We offer DOT-regulated drug and alcohol testing. The U.S. Department of Transportation (DOT) is under federal regulation and requires all employees who perform specific jobs or work in certain industries to be tested for drug and alcohol use. The DOT requires that all alcohol and drug testing is completed using the "split sample" method, in which the initial sample is split in two-- one to be tested now, and one to be tested later if the first sample returns as positive (so that a confirmation test can be performed).
|DOT 5-Drug Panel|
Cocaine, also referred to as coke or crack, is a powerfully addictive stimulant drug that is made from leaves of the coca plant. It is often injected after being mixed with water, or smoked, snorted, or rubbed on the gums.
Cocaine can be detected in urine for 2-4 days after initially taken. Cocaine use may be detectable via a hair sample for up to 90 days, and in oral fluid from 5 to 48 hours.
About THC (Cannabis/Marijuana)
Marijuana's cannabinoid known as THC can be detected in the urine for 2-7 days after initially taken if used once, or can be detected in the urine for up to 1-2 months if used chronically. THC can be detected in oral fluid for 5-48 hours, and can remain in the hair for up to 90 days.
opiates (codeine, morphine & 6-AM heroin)
About Phencyclidine (PCP)
Phencyclidine (PCP) can be detected in the urine for up to 14 days after initially taken, or for up to 30 days if chronically used. Phencyclidine can be detected in oral fluid for 5-48 hours, and can remain in the hair for up to 90 days.
The Basic Health Wellness Panel is combination of common health tests that measure and evaluate the body as a whole. The tests in this wellness panel help provide insight about the functioning of the following body systems and organs: Circulatory, nervous, urinary, muscular and skeletal systems, as well as the heart, kidneys and liver.
The Basic Health Wellness Panel includes the following tests:
The Essential Health Test Panel combines of our Basic Health Wellness Panel and a Lipid/Cholesterol Test Panel. Together these panels measure and evaluate the body as a whole and include a cholesterol breakdown.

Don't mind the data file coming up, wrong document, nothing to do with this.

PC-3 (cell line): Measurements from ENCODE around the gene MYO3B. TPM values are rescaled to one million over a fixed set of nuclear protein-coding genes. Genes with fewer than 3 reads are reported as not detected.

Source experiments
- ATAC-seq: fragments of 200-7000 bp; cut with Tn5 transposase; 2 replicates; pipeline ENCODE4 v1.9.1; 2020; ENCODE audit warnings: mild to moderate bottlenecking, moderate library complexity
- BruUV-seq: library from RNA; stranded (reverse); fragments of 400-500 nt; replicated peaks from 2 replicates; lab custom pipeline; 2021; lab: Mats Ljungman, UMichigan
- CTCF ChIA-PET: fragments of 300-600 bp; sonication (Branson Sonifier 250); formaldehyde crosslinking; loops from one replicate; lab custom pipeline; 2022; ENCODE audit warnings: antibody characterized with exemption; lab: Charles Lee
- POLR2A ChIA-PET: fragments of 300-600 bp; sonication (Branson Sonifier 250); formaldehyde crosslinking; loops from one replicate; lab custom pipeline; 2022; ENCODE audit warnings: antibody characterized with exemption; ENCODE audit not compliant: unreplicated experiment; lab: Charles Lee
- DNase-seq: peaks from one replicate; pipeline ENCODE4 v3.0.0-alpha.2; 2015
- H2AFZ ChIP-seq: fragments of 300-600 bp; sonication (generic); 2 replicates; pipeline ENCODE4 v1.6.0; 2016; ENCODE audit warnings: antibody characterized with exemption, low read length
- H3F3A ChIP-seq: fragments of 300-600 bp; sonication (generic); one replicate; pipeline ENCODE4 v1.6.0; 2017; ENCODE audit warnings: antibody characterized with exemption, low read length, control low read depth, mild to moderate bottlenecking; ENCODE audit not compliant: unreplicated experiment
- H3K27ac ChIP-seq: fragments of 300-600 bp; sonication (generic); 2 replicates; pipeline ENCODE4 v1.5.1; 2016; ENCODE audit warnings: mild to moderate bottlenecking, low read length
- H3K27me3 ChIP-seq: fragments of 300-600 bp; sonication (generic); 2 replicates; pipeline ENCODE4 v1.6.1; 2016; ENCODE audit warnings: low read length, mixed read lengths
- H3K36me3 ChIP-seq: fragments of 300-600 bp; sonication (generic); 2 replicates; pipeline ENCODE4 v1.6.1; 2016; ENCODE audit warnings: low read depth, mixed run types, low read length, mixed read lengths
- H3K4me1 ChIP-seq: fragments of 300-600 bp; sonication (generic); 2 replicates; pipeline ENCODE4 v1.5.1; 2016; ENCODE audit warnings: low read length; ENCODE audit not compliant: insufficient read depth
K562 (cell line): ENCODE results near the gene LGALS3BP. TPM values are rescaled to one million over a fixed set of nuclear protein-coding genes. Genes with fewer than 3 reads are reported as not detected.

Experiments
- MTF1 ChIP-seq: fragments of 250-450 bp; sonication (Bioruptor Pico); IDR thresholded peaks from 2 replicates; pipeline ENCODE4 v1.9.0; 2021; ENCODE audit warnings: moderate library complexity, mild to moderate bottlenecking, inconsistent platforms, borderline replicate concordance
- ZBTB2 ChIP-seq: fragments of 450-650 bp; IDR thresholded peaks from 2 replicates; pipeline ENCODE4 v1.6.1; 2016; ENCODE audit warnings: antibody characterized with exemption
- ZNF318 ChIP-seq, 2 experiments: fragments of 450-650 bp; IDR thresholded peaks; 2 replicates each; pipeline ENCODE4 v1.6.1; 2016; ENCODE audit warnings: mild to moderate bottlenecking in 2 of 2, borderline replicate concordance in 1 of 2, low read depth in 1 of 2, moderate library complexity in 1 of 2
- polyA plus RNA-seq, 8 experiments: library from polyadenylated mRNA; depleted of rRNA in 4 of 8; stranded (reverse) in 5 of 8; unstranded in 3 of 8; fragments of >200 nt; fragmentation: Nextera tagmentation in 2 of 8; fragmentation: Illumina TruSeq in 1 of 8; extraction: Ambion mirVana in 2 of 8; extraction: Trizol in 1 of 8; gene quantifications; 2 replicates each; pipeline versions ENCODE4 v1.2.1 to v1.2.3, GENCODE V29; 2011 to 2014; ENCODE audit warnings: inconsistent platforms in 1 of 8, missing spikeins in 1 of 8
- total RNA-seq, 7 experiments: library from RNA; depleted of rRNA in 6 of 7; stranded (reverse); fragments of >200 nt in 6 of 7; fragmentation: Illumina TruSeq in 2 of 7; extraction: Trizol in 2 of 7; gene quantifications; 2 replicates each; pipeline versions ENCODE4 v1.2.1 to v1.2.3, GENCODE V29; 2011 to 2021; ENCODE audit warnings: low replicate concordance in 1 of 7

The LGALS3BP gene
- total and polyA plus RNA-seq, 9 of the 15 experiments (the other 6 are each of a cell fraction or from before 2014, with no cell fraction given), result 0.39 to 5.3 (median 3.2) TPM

This wellness panel covers a broad scope of functions of the following body systems and organs: Circulatory, nervous, urinary, muscular and skeletal systems, as well as the heart, kidneys and liver.
This Essential Health Wellness Panel includes evaluating the following:
Nicotine is metabolized in the liver to cotinine. Nicotine in tobacco products such as cigarettes, pipe tobacco, cigars, or chew, is an addicting substance that causes individuals to continue use of tobacco despite concerted efforts to quit.
EtG, or ethyl glucuronide, is a byproduct of ethanol (alcohol that one drinks) and glucuronide a common biological compound made in the liver that binds various toxins and drugs in the body that allows them to be excreted in the urine. EtG is formed when someone drinks even relatively small amounts of alcohol, and can be detected in the urine. EtG can be found in the urine much longer than alcohol in the blood or breath. After a few drinks, EtG can be present in the urine up to 48 hours, and sometimes up to 72 or hours or longer if the drinking is heavier.
Kratom is a currently legal recreational drug that is relatively new to the United States. It is derived from leaves of the Mitragyna speciosa tree (kratom or ketum tree) found in Southeast Asia. The DEA lists Kratom as a "Drug and Chemical of Concern.” Kratom in small doses has a stimulating effect, and in larger doses acts as a sedative.
Synthetic cannabinoids refer to a growing number of man-made mind-altering chemicals that are either sprayed on dried, shredded plant material to be smoked or sold as liquids to be vaporized and inhaled. Synthetic cannabinoids are designer drugs that are chemically different from, but attempt to mimic the effect of natural cannabinoids.
The TB blood test is used to detect if an individual has tuberculosis bacteria in the system. A positive TB blood test only reveals that an individual has been infected with TB bacteria; it does not tell whether the person has Latent TB Infection (LTBI) or if they have progressed to have TB disease. The tuberculosis test is commonly added on to test packages of companies in the medical industry and companies whose employees travel to countries where TB is common (most countries in Latin America, the Caribbean, Africa, Asia, Eastern Europe, and Russia).